The Pacific Northwest LNG terminal design showing its proposed location near Prince Rupert on Lelu Island.

LNG project opposition called premature

Wait until studies are done, say Kitselas and Kitsumkalum first nations

TWO local First Nations with interests in the area of a planned liquefied natural gas (LNG) plant on Lelu Island near Port Edward say opponents of the Pacific NorthWest LNG project who worry about its effects on Skeena River salmon should wait until the most recent scientific studies are done.

And the Kitselas First Nation and Kitsumkalum First Nation say they’re disappointed more than 70 individuals and groups who co-signed a letter written by a key project opponent and released this week didn’t consult with them first.

The Kitselas and the Kitsumkalum along with the coastal Metlakatla and Gitxaala first nations have formed their own authority which is studying the project separately from a federal review into what is considered the front runner of nearly 20 planned projects to export LNG to Asian customers.

In a statement in response to the project opposition letter, the Tsimshian Environmental Stewardship Authority (TESA) says while it is “equally concerned about the potential impacts of the Pacific NorthWest LNG project on the Skeena River fishery,” it expresses faith in the reviews currently underway.

“We ensured the environmental process was put on hold in order to better understand and research the impacts on Flora Bank,” says the stewardship authority statement of a site near Lelu Island within the Skeena River estuary that’s considered environmentally sensitive.

“Additional scientific work is near completion and TESA is conducting its own independent review of this work. When we have all the scientific evidence and the answers to our questions, only then will we decide,” the statement added.

The two letters come at a time when members and supporters of the Lax Kw’alaams First Nation, led by hereditary chief Donnie Wesley who wrote the opposition letter, have set up a camp on Lelu Island, claiming title.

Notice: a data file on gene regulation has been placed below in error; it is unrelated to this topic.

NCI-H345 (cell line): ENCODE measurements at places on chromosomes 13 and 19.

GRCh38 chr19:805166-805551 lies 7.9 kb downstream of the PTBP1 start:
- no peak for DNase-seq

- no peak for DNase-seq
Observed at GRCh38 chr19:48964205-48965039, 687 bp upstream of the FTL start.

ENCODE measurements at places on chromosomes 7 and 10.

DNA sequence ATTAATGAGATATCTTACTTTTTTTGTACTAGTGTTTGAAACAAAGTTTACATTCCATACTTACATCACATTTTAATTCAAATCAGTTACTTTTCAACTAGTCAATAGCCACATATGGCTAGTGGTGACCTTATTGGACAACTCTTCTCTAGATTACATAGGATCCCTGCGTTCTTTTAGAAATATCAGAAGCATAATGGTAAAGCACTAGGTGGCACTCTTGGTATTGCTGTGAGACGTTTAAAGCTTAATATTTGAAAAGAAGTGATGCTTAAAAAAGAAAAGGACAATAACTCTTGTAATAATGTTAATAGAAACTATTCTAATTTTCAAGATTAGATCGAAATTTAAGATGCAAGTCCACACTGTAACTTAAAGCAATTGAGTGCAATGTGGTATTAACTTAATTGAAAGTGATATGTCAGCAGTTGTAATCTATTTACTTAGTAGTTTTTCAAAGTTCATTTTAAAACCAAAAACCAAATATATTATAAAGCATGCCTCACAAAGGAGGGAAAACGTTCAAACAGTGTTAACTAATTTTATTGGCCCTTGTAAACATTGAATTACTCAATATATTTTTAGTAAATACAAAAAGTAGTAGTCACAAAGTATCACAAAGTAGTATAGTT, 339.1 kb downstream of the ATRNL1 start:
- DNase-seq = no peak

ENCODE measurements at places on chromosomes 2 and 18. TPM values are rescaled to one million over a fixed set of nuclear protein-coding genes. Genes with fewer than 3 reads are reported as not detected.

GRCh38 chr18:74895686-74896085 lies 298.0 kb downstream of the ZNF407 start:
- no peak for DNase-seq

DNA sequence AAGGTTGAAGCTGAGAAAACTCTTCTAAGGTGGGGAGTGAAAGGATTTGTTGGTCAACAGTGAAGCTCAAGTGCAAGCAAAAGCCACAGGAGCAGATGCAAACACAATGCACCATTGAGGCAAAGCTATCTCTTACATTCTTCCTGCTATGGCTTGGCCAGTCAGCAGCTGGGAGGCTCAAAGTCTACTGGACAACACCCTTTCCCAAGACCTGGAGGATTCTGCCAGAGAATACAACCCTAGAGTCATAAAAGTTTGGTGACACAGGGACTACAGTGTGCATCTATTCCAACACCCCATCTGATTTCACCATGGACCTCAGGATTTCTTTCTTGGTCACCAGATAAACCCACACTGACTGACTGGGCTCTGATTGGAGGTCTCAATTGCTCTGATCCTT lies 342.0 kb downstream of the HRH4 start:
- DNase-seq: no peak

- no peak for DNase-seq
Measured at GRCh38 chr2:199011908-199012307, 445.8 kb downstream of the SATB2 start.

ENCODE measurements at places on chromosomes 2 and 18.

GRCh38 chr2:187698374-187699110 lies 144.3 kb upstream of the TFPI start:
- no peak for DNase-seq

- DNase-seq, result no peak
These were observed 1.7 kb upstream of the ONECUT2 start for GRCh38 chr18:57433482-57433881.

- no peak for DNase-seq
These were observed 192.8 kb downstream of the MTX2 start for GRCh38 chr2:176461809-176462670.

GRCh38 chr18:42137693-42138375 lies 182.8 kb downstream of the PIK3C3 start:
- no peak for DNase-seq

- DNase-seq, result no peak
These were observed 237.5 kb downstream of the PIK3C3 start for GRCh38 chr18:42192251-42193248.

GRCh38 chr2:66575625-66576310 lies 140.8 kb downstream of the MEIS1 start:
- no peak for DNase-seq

The Lax Kw’alaams First Nation is not a member of the Tsimshian stewardship authority and says the location of the Pacific NorthWest LNG project is too risky given the importance of the Skeena River fishery.

Kitselas Chief Councillor Joe Bevan, whose first nation along with the Metlakatla have already signed impact benefits agreements with Pacific NorthWest LNG, said he respects hereditary claim to Lelu Island but that every first nation deals with title differently.

“There are five first nations who have exercised their aboriginal rights in and around the mouth of the Skeena River since time immemorial and we will continue to do that to this day,” said Bevan.

“If he’s claim that it’s his, well that’s for the courts to determine,” said Bevan of Wesley.

He added that Wesley has yet to contact him.

Bevan says he wishes the protesting group had hired its own scientists to do a study of Flora Bank.

“You almost have to be a hydrologist to understand exactly how this works, the ebbs and flows, and what have you. It’s really a technical report,” said Bevan.

“As for the other 70 groups that are claiming this is going to destroy the habitat, this is going to destroy the fishery, I just say hey, I think you are a bit premature in your conclusions. I think you should wait for the full outcome,” he said.

Pacific NorthWest LNG has also refuted claims from project opponents that ongoing environmental review work is affecting eelgrass on Flora Bank.

“Eelgrass was dislodged due to a storm event, not due to any type of borehole sampling activity,” said Pacific NorthWest LNG’s Spencer Sproule by email.

“Furthermore, no drilling has or will take place on Flora Bank. The primary reason being: no marine infrastructure will be placed on Flora Bank at all – therefore no soil investigation would be required to determine geological characteristics for the suitability to place bridge structures.”

Below is the statement from the Tsimshian Environmental Stewardship Authority signed by the chief councillors of its four member first nations:

In Prince Rupert, there are five Tsimshian Nations who assert their aboriginal rights and title over the area. It is those Tsimshian Nations who the Crown and the proponent have the obligation to consult and resolve any adverse environmental and economic impacts of any major developments.

It is the Tsimshian Nations that will determine what is in our best interest, while respecting the interests of our neighbours. We are equally concerned about the potential impacts of the Pacific Northwest LNG project on the Skeena River fishery.

The Tsimshian Environmental Stewardship Authority (TESA) is protecting Tsimshian interests in the federal environmental process. We ensured the environmental process was put on hold in order to better understand and research the impacts on Flora Bank.

Additional scientific work is near completion and TESA is conducting its own independent review of this work. When we have all the evidence and the answers to our questions, only then will we decide. We are perplexed that those opposing the project are coming to conclusions before key evidence is heard and finalized.

We expect respectful consultation and engagement, not media pressure tactics. We are very disappointed the outside interests that have signed a joint letter opposing the project have not consulted with our nations nor waited for all the evidence.

The Wesley letter can be read at http://media.wix.com/ugd/6d9c86_5e67cf40765d428eb985c64dc76a024d.pdf

 

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